Daddy (or Mommy) is Gone - What Do We Do Now?

Daddy (or Mommy) is Gone - What Do We Do Now?
Ask any military family nowadays and they’ll tell you that deployments are a normal part of life. Gone are the days of a year or two (or more) between a six month deployment. Today’s reality is a deployment that can last as long as two years, with maybe a six month to one year break in between, just to rinse and repeat. Add children to that mix and it becomes a big source of stress for most people. So, how do you help your children cope with their parent being gone?

One of the most important things to do is to help your child appreciate that this is part of their parent’s job, and that it has nothing to do with them as a child. They’ve done nothing wrong and there’s nothing they can change about themselves that will make that parent stay. Children are notorious for internalizing their parent leaving: they feel it’s somehow their fault. Sit down with them and talk about where their parent is going, what they’ll be doing (in age-appropriate terms of course) and what they’ll be seeing (camels, lots of ocean, ancient temples, etc.).

You can help your child set up some “traditions” and keepsakes with the deploying parent. Help them make a calendar (either out of construction paper, online using a photo-gift website or in a word processor) spanning the time the parent will be away. It might be helpful to extend the calendar out a bit in case the parent doesn’t come home right when they’re “supposed” to. Help them put in all the special dates: birthdays, anniversaries, school plays, soccer games, first day of a new season, beginning and ending school dates, etc. When you do this, don’t focus on the fact that the parent will be missing these dates, focus on the fact that this is something they can put up in their office or work space and be thinking of their son or daughter right when these things are happening. Let them decorate it with photographs or pictures they’ve drawn. Help them pick out a special item they want to “trade” with their parent; they can trade Daddy’s special baseball cap for a special stuffed animal, a music box, etc. Have the deploying parent pick out and sign cards for birthdays and other special events that will be happening while they’re away. They can even record video messages before they leave.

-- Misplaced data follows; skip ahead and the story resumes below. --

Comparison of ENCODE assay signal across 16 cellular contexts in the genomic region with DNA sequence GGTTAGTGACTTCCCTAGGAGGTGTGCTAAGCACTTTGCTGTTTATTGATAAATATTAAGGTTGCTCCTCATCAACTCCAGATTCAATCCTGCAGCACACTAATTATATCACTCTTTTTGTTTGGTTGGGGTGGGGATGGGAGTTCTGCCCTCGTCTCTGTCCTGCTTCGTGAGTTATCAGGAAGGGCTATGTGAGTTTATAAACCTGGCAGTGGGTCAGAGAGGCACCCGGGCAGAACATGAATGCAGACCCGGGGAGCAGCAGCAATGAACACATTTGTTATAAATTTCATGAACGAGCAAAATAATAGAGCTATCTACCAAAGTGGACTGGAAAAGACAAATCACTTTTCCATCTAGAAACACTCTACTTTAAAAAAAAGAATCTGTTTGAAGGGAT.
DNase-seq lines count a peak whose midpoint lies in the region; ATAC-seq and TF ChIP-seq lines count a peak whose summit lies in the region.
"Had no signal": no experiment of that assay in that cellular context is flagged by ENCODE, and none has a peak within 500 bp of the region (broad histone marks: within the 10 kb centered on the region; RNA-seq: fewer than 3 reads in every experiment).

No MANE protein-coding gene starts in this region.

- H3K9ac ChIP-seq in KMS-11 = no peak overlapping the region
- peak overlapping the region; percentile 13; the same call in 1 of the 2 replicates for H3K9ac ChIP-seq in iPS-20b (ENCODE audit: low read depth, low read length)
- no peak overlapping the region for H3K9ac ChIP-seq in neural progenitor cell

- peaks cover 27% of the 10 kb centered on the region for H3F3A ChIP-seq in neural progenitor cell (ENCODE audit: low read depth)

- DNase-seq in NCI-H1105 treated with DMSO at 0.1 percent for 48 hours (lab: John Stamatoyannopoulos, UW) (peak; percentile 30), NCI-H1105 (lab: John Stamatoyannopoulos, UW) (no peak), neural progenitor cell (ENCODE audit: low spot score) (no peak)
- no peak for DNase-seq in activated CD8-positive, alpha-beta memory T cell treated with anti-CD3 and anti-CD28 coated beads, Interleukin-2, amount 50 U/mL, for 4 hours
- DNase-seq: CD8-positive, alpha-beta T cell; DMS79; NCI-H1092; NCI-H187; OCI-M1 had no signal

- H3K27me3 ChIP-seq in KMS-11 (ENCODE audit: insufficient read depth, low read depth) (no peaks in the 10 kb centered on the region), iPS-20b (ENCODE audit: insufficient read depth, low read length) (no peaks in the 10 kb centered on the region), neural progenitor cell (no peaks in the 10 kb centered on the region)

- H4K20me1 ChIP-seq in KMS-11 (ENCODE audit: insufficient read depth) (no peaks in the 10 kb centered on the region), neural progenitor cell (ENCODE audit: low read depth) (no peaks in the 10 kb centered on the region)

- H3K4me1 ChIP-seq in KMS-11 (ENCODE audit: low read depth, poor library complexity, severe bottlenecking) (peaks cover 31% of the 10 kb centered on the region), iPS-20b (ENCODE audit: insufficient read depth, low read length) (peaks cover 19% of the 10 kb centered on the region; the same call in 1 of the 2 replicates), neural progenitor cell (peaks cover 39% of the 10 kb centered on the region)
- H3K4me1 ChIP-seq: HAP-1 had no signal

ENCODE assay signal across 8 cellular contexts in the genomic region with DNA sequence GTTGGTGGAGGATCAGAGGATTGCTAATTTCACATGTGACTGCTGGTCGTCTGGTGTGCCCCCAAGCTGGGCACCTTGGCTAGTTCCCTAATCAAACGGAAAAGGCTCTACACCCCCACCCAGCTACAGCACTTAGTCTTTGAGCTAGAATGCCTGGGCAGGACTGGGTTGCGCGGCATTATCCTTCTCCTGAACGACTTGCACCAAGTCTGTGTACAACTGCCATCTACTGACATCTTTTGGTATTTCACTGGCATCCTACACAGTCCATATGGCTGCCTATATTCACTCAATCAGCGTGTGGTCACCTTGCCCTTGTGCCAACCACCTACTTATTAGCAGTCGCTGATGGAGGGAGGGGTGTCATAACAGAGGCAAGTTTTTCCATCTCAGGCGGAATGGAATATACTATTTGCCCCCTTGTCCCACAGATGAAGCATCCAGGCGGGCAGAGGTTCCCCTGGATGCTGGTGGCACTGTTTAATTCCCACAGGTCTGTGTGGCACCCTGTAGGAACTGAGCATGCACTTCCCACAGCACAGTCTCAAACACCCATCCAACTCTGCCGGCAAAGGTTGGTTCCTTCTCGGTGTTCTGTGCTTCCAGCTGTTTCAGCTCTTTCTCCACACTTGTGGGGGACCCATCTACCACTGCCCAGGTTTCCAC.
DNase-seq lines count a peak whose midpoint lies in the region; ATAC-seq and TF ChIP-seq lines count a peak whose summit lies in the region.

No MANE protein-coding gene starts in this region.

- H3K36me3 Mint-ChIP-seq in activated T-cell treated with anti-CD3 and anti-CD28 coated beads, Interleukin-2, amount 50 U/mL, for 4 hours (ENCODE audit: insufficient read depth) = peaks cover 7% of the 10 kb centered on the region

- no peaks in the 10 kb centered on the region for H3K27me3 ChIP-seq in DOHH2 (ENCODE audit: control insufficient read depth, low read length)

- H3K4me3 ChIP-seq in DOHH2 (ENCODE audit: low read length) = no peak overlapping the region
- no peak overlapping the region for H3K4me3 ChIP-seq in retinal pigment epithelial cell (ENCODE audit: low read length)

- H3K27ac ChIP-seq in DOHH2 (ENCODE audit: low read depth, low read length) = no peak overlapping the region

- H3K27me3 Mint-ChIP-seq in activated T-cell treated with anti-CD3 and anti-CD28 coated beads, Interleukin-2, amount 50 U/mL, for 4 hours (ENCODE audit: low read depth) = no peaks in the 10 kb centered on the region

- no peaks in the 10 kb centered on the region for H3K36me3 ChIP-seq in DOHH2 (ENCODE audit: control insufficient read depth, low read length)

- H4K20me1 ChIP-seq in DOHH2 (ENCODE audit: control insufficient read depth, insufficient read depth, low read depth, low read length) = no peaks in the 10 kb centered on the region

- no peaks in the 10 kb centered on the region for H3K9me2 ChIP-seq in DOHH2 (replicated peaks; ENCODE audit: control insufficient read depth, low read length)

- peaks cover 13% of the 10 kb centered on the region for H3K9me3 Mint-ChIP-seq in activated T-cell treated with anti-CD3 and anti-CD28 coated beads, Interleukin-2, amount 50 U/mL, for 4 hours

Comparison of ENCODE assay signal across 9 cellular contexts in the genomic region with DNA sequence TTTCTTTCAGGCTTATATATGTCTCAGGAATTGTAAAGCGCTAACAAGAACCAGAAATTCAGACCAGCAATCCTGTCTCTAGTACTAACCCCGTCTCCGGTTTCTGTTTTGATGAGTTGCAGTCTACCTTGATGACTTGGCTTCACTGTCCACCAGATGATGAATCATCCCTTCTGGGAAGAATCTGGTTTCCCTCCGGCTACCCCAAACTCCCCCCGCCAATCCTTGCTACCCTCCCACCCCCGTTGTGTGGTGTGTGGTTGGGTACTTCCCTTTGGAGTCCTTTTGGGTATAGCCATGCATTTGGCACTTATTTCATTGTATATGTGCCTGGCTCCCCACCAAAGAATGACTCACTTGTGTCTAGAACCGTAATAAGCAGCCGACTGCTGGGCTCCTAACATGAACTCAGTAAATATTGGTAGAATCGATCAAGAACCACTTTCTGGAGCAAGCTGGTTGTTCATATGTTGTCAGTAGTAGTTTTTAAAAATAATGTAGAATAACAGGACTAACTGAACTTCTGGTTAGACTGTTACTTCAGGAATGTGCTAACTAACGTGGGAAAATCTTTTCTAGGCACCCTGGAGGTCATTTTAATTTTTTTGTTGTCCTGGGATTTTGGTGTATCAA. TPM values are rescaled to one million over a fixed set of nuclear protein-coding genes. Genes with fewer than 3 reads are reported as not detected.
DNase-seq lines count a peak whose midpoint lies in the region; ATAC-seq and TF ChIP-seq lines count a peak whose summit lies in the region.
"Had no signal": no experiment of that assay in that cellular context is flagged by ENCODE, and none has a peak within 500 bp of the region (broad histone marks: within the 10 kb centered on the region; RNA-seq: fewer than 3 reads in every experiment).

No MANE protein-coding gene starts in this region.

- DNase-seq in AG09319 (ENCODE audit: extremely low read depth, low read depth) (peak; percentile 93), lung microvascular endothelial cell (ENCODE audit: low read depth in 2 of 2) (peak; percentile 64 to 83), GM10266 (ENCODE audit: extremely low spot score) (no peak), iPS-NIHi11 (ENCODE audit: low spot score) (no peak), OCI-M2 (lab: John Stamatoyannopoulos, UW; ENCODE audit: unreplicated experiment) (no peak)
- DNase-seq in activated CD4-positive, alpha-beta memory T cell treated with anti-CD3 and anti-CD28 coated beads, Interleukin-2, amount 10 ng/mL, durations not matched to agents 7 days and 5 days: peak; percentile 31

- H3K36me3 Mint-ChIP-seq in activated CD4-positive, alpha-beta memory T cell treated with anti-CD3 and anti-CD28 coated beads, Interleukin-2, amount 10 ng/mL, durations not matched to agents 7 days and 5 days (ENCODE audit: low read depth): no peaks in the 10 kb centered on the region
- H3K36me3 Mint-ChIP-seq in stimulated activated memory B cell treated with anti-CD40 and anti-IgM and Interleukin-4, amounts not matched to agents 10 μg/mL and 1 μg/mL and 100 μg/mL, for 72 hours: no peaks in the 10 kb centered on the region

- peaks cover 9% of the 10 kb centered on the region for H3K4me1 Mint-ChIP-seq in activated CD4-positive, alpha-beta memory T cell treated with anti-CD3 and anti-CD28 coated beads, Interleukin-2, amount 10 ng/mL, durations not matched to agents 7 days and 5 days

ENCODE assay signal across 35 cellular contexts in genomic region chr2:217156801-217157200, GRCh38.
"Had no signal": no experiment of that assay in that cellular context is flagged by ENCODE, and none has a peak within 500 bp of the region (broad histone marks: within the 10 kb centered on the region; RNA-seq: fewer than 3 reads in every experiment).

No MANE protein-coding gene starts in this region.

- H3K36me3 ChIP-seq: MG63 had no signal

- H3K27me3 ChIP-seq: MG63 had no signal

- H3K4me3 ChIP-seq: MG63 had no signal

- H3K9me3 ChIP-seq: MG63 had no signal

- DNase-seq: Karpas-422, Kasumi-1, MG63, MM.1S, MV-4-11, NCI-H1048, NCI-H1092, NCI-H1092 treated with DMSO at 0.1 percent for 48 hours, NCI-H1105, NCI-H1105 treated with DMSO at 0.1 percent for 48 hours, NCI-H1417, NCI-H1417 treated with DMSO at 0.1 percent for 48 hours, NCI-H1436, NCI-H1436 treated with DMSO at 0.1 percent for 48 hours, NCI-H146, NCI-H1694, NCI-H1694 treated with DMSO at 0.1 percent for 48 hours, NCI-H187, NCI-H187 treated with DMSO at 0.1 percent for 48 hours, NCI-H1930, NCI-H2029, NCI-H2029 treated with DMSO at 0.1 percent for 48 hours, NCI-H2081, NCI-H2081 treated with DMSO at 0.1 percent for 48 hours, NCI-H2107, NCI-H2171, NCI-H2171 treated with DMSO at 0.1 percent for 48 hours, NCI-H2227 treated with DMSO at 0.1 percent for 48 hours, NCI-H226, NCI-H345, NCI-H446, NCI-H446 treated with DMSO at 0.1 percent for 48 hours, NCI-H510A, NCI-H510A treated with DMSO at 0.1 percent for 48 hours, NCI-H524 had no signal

Keep in mind when the deployed parent leaves is that it is most helpful for children to stay on a regular schedule. Now, there can be modifications to this schedule. My daughter and I liked sitting in front of the TV and watching “SpongeBob” while we ate dinner every night. But, there was always the same framework to our day that existed before my husband left. Look for local things to do with your children that add fun to the week: farmer’s markets, Christmas light shows, parks, plays, outdoor theatres, pumpkin patches, swimming pools, festivals, parades, etc. You don’t have to spend a lot of money (if any at all) to have a good time.

It’s important for children to realize that while it is sad that mommy or daddy is leaving, it’s not the end of the world. Life goes on as normal, they grow and change, and they’ll have tons to tell their parent about. This will enable them to acknowledge the fact that while they are sad and miss their parent (and this is ok) they can still have a fun and rewarding life that they can add their parent into once they get back.

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